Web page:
That's where you're wrong.

There's no requirement for DNA to be intelligent or possess special powers.

The primary mechanism of Evolution is mutation. Without mutation there can be no Evolution.

For every species existing now and in the past there is a rate of natural mutation unique to the species. If we relied solely on the rate of natural mutation, we wouldn't exist. The only thing on Earth would be single-celled organisms and perhaps some low order multi-cellular organisms.

Natural background radiation was the driver of Evolution. The amount of natural background radiation in the past was so intense you'd die after 20 minutes. Natural background radiation is the combination of decaying nuclear isotopes in Earth's crust -- including the sea floor -- and cosmic radiation from our Sun and stars --even distant stars 10s of 1,000s of light years away -- and consists of Helium atoms, electrons, fission fragments, protons, neutrons, hard and soft x-rays, hard and soft gamma rays and ultra-violet radiation.

With an energy of 1 MeV (1 Million electron volts) it will ionize 30,000 particles. More powerful particles in terms of MeV will ionize even more particles, and with energy less than 1 MeV fewer particles.

When one of those particles passes through a water molecule, it can eject an orbiting electron, so that H2O becomes HO- and H+. Those are ions and they have different properties and can combine with other atoms or molecules to form new chemical compounds.

The rate of natural background radiation has decreased over time due to stabilization of Earth's magnetosphere, the formation of the Ozone Layer and the decay of nuclear isotopes in Earth's crust and oceans to stable non-nuclear isotopes.

When DNA mutates, one of the following three things will happen:

1) The organism dies. That happens every single day of your life in your body. A cell in your liver, kidneys, lungs, bones, skin, whatever, mutates before cell-division or during cell-division and the two newly formed cells die.

For more complex organisms, like humans, we call it a miscarriage when it occurs during the 1st tri-semester, a spontaneous abortion when it occurs during the 2nd tri-semester and a still-birth during the 3rd tri-semester. Sometimes there is a live birth but the infant dies in hospital due to birth defects ---yes, mutations...that's what birth defects are, or dies before reaching sexual maturity and procreating.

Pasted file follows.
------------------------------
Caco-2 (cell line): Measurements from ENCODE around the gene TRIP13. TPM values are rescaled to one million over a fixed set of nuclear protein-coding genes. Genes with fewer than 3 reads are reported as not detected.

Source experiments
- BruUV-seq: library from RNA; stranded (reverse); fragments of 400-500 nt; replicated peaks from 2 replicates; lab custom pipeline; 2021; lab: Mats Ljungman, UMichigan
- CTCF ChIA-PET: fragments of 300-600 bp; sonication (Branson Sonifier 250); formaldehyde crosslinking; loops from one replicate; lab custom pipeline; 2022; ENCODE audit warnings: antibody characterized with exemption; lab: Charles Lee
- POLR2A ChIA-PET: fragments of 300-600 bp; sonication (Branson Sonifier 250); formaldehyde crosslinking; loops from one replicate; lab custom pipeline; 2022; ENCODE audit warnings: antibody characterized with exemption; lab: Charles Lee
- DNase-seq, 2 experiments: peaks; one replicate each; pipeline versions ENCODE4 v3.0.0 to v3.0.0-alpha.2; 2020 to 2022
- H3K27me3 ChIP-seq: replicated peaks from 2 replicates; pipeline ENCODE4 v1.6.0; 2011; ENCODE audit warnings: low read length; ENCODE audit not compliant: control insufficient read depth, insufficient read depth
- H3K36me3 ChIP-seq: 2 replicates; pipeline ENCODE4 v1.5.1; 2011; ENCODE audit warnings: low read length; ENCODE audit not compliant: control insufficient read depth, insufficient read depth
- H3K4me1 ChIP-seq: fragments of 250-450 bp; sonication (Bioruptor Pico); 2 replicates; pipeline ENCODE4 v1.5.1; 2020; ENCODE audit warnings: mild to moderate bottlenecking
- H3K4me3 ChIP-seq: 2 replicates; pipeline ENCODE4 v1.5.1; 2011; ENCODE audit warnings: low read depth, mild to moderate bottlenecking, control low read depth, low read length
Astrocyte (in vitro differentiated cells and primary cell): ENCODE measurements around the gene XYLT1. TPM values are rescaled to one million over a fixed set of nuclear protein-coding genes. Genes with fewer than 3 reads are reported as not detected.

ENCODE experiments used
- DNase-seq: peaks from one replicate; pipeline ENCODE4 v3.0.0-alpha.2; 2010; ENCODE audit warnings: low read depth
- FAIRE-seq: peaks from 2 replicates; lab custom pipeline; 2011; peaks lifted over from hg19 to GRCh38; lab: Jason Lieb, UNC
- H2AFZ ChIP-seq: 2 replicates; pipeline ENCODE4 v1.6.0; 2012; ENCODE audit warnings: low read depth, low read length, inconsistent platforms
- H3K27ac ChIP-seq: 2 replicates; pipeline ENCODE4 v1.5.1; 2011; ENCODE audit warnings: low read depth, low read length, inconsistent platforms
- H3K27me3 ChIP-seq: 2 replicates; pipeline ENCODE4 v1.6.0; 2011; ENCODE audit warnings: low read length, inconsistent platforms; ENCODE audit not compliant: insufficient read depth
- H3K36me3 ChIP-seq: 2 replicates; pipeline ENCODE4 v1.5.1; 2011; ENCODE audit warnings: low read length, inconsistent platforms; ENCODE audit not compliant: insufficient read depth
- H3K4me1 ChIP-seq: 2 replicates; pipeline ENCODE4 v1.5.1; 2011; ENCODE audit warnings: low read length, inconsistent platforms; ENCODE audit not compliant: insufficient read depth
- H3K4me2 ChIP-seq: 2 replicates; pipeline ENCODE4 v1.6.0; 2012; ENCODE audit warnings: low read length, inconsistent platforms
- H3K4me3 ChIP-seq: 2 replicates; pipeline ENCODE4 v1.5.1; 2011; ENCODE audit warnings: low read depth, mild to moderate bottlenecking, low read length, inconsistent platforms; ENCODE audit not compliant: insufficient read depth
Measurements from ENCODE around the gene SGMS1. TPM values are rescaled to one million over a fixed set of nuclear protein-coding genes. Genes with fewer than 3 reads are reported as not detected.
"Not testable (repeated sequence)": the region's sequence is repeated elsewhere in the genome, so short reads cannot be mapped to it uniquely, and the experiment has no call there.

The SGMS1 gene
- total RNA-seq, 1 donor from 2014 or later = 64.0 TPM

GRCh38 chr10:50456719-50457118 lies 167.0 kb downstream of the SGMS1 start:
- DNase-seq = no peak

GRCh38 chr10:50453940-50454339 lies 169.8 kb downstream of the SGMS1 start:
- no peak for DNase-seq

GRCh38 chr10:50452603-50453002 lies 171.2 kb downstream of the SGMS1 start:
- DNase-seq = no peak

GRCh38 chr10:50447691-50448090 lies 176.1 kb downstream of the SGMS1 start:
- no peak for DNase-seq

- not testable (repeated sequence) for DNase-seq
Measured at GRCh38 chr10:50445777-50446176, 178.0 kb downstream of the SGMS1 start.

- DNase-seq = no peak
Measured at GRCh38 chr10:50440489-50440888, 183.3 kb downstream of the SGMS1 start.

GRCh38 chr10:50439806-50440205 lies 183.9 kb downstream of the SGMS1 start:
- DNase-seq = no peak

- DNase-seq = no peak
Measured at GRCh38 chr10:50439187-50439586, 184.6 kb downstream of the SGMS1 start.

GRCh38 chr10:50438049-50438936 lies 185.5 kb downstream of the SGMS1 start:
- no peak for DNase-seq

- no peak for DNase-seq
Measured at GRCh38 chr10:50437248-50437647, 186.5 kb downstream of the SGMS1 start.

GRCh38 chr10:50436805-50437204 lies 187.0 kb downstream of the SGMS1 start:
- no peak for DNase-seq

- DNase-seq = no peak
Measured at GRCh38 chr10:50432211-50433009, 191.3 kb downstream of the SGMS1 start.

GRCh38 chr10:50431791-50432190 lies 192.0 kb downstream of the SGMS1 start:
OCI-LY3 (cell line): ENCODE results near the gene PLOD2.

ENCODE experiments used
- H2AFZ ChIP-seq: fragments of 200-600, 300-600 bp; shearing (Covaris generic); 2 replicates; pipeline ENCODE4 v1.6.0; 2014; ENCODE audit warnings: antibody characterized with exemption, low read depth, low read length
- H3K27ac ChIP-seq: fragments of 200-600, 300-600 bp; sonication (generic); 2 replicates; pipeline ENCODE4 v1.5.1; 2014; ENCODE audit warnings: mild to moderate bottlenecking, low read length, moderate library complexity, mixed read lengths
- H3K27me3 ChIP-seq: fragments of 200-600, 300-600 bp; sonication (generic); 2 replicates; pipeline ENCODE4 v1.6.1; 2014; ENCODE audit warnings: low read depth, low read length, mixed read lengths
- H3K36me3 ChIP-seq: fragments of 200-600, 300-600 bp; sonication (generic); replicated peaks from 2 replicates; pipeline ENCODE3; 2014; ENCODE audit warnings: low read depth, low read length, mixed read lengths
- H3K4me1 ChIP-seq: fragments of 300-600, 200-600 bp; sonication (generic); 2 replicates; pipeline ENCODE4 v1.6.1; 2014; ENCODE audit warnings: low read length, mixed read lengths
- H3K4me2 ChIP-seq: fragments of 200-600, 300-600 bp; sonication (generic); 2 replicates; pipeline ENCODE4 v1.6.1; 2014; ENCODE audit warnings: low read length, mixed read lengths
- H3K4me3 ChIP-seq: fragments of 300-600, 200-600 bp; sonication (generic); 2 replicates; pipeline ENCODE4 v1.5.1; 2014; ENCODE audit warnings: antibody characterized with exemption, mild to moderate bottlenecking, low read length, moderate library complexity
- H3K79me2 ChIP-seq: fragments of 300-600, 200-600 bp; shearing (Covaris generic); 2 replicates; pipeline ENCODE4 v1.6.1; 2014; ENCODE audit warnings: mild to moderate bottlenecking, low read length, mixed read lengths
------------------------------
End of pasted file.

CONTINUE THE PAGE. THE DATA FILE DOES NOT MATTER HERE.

2) No harm, no foul, because the mutation is benign.

We see that everywhere. There was a man named "J" and his son was a mutant, so we rename "J" to "J1" and name his mutant son "J2." Tens of thousands of years later, "J2" has a mutant son so we rename "J2" to "J-M172" and his mutant son to "J-441."

J-441 migrates to India and J-M172 migrates to Anatolia, so, yes, we can track not only human migration across Earth but plant and animal migration as well.

3) A new organism emerges. The mutation is beneficial and manifests itself internally or externally or both.

Only now does the process of Natural Selection begin.

The newly mutated organism will either survive in its ecosystem or carve out a niche to survive in its ecosystem, or it will not survive and die out.

An example of that happened 2 Billion years ago.

As Oxygen starts leaching from the ocean -- and there was only one ocean --into the atmosphere it started killing anaerobic bacteria en masse, because Oxygen is poison to anaerobic bacteria.

But, one anaerobic bacteria mutated to be able to tolerate Oxygen, and it survived and thrived.

Later, its progeny mutated to not merely tolerate Oxygen, but to consume Oxygen and incorporate it into its metabolism.

That's why we're here: All thanks to a mutation in bacteria.

There's a false paradigm that's been destroyed, and one you're apparently hung up on.